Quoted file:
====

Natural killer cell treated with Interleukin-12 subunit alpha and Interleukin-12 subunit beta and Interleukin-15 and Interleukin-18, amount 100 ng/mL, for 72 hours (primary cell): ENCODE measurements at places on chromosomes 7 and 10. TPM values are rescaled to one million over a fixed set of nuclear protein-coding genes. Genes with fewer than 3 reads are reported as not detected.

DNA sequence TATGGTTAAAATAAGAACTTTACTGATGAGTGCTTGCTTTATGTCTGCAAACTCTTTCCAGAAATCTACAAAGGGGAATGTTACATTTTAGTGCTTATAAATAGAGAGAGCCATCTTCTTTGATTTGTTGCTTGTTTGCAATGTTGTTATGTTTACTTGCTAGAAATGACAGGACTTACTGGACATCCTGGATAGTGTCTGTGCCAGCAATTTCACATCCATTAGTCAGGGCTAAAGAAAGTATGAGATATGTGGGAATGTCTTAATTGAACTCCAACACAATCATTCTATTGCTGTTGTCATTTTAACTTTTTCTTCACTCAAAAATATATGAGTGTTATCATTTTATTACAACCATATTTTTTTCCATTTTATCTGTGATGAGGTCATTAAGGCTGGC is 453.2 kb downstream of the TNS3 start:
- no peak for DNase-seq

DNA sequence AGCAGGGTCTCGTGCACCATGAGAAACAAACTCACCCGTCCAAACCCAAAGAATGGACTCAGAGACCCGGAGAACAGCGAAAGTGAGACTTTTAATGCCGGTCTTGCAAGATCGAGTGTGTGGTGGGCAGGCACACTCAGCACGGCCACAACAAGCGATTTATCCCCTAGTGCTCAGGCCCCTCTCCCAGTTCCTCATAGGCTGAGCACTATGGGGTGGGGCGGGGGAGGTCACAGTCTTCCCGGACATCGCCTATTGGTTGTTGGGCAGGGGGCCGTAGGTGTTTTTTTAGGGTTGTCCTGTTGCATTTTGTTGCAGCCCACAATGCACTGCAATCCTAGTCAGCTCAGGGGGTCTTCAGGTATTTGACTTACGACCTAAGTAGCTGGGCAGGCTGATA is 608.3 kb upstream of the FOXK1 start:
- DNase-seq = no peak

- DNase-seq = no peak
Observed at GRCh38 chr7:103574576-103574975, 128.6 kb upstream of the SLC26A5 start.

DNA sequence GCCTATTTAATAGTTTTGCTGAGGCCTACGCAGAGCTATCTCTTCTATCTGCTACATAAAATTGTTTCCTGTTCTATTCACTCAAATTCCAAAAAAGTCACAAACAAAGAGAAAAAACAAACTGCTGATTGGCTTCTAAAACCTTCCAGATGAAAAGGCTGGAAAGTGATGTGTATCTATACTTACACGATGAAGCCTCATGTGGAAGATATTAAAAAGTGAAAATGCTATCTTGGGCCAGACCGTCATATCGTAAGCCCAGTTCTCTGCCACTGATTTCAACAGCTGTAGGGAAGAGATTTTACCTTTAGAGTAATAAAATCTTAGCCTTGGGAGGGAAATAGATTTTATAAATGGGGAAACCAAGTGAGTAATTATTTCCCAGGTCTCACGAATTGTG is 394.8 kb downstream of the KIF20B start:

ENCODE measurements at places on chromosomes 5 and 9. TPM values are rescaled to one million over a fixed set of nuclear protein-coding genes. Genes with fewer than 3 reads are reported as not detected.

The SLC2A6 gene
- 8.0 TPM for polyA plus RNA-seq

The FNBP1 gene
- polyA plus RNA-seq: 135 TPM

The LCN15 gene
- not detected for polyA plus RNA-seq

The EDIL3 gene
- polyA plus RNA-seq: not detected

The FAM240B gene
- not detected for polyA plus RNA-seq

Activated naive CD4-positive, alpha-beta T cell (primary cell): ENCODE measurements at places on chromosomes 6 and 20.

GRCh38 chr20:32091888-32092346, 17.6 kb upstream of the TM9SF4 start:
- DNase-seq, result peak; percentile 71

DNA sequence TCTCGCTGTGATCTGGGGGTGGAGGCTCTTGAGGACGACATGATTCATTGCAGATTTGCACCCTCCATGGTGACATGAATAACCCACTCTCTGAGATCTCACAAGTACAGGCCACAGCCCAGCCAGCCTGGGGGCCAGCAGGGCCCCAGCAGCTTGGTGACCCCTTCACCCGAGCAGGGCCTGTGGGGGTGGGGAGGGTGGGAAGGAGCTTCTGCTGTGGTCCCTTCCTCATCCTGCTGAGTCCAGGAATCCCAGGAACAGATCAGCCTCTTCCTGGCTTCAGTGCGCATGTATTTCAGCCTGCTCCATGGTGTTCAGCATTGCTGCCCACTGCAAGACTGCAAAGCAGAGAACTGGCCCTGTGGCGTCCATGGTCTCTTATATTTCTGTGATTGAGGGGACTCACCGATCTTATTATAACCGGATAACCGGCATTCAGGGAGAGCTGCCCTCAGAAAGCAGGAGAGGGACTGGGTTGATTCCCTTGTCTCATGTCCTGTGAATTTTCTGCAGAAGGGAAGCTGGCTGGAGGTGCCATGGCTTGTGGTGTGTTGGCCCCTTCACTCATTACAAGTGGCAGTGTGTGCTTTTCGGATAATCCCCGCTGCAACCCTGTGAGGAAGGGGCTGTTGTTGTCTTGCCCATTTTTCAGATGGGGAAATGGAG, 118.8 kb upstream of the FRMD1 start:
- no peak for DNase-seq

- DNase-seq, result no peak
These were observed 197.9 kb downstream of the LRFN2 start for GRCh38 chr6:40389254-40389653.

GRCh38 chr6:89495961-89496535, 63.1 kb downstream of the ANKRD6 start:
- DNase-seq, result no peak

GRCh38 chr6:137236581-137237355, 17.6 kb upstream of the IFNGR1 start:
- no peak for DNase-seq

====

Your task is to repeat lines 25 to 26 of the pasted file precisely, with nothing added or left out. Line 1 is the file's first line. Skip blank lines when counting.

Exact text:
- DNase-seq, result no peak
These were observed 197.9 kb downstream of the LRFN2 start for GRCh38 chr6:40389254-40389653.